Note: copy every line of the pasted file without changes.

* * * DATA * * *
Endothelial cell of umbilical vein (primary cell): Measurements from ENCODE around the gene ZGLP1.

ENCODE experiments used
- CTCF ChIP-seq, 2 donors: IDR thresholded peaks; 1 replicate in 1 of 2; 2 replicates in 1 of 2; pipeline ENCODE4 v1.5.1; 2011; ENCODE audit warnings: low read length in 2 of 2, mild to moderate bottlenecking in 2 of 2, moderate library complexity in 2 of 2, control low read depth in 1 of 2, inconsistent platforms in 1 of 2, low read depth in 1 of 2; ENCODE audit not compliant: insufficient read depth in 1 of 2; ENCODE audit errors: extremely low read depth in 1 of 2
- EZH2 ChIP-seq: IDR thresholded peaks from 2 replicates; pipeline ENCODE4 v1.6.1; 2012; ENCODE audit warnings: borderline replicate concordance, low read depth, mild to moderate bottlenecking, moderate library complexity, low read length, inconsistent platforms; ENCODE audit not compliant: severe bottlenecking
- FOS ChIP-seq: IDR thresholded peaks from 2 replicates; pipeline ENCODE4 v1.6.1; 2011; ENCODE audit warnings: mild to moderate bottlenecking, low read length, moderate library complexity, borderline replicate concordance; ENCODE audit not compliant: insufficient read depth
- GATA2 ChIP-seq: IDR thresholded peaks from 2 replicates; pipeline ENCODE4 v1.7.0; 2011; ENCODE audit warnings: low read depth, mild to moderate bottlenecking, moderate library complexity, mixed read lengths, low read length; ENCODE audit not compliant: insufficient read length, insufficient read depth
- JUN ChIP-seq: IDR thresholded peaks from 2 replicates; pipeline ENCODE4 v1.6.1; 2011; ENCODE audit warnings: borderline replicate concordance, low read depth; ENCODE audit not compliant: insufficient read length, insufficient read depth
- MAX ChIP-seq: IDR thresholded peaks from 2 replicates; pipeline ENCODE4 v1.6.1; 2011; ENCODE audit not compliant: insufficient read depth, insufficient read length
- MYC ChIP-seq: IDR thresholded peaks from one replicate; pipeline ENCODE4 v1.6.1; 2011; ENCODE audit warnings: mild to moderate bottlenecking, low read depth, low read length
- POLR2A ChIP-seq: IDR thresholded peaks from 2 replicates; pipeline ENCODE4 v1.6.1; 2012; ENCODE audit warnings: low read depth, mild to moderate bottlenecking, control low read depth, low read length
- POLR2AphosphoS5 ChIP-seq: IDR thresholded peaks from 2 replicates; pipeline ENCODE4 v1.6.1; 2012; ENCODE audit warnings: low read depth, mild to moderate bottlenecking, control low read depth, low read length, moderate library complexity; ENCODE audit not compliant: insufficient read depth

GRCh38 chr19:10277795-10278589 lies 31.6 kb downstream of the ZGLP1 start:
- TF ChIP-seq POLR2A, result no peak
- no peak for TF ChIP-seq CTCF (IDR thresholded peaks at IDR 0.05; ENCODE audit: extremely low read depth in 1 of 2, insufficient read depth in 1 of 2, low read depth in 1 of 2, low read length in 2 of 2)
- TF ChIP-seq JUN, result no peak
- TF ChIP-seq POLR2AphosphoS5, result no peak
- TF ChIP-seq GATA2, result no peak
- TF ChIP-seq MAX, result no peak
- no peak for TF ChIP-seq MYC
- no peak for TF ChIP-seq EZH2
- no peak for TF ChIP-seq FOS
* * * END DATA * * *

Endothelial cell of umbilical vein (primary cell): Measurements from ENCODE around the gene ZGLP1.

ENCODE experiments used
- CTCF ChIP-seq, 2 donors: IDR thresholded peaks; 1 replicate in 1 of 2; 2 replicates in 1 of 2; pipeline ENCODE4 v1.5.1; 2011; ENCODE audit warnings: low read length in 2 of 2, mild to moderate bottlenecking in 2 of 2, moderate library complexity in 2 of 2, control low read depth in 1 of 2, inconsistent platforms in 1 of 2, low read depth in 1 of 2; ENCODE audit not compliant: insufficient read depth in 1 of 2; ENCODE audit errors: extremely low read depth in 1 of 2
- EZH2 ChIP-seq: IDR thresholded peaks from 2 replicates; pipeline ENCODE4 v1.6.1; 2012; ENCODE audit warnings: borderline replicate concordance, low read depth, mild to moderate bottlenecking, moderate library complexity, low read length, inconsistent platforms; ENCODE audit not compliant: severe bottlenecking
- FOS ChIP-seq: IDR thresholded peaks from 2 replicates; pipeline ENCODE4 v1.6.1; 2011; ENCODE audit warnings: mild to moderate bottlenecking, low read length, moderate library complexity, borderline replicate concordance; ENCODE audit not compliant: insufficient read depth
- GATA2 ChIP-seq: IDR thresholded peaks from 2 replicates; pipeline ENCODE4 v1.7.0; 2011; ENCODE audit warnings: low read depth, mild to moderate bottlenecking, moderate library complexity, mixed read lengths, low read length; ENCODE audit not compliant: insufficient read length, insufficient read depth
- JUN ChIP-seq: IDR thresholded peaks from 2 replicates; pipeline ENCODE4 v1.6.1; 2011; ENCODE audit warnings: borderline replicate concordance, low read depth; ENCODE audit not compliant: insufficient read length, insufficient read depth
- MAX ChIP-seq: IDR thresholded peaks from 2 replicates; pipeline ENCODE4 v1.6.1; 2011; ENCODE audit not compliant: insufficient read depth, insufficient read length
- MYC ChIP-seq: IDR thresholded peaks from one replicate; pipeline ENCODE4 v1.6.1; 2011; ENCODE audit warnings: mild to moderate bottlenecking, low read depth, low read length
- POLR2A ChIP-seq: IDR thresholded peaks from 2 replicates; pipeline ENCODE4 v1.6.1; 2012; ENCODE audit warnings: low read depth, mild to moderate bottlenecking, control low read depth, low read length
- POLR2AphosphoS5 ChIP-seq: IDR thresholded peaks from 2 replicates; pipeline ENCODE4 v1.6.1; 2012; ENCODE audit warnings: low read depth, mild to moderate bottlenecking, control low read depth, low read length, moderate library complexity; ENCODE audit not compliant: insufficient read depth

GRCh38 chr19:10277795-10278589 lies 31.6 kb downstream of the ZGLP1 start:
- TF ChIP-seq POLR2A, result no peak
- no peak for TF ChIP-seq CTCF (IDR thresholded peaks at IDR 0.05; ENCODE audit: extremely low read depth in 1 of 2, insufficient read depth in 1 of 2, low read depth in 1 of 2, low read length in 2 of 2)
- TF ChIP-seq JUN, result no peak
- TF ChIP-seq POLR2AphosphoS5, result no peak
- TF ChIP-seq GATA2, result no peak
- TF ChIP-seq MAX, result no peak
- no peak for TF ChIP-seq MYC
- no peak for TF ChIP-seq EZH2
- no peak for TF ChIP-seq FOS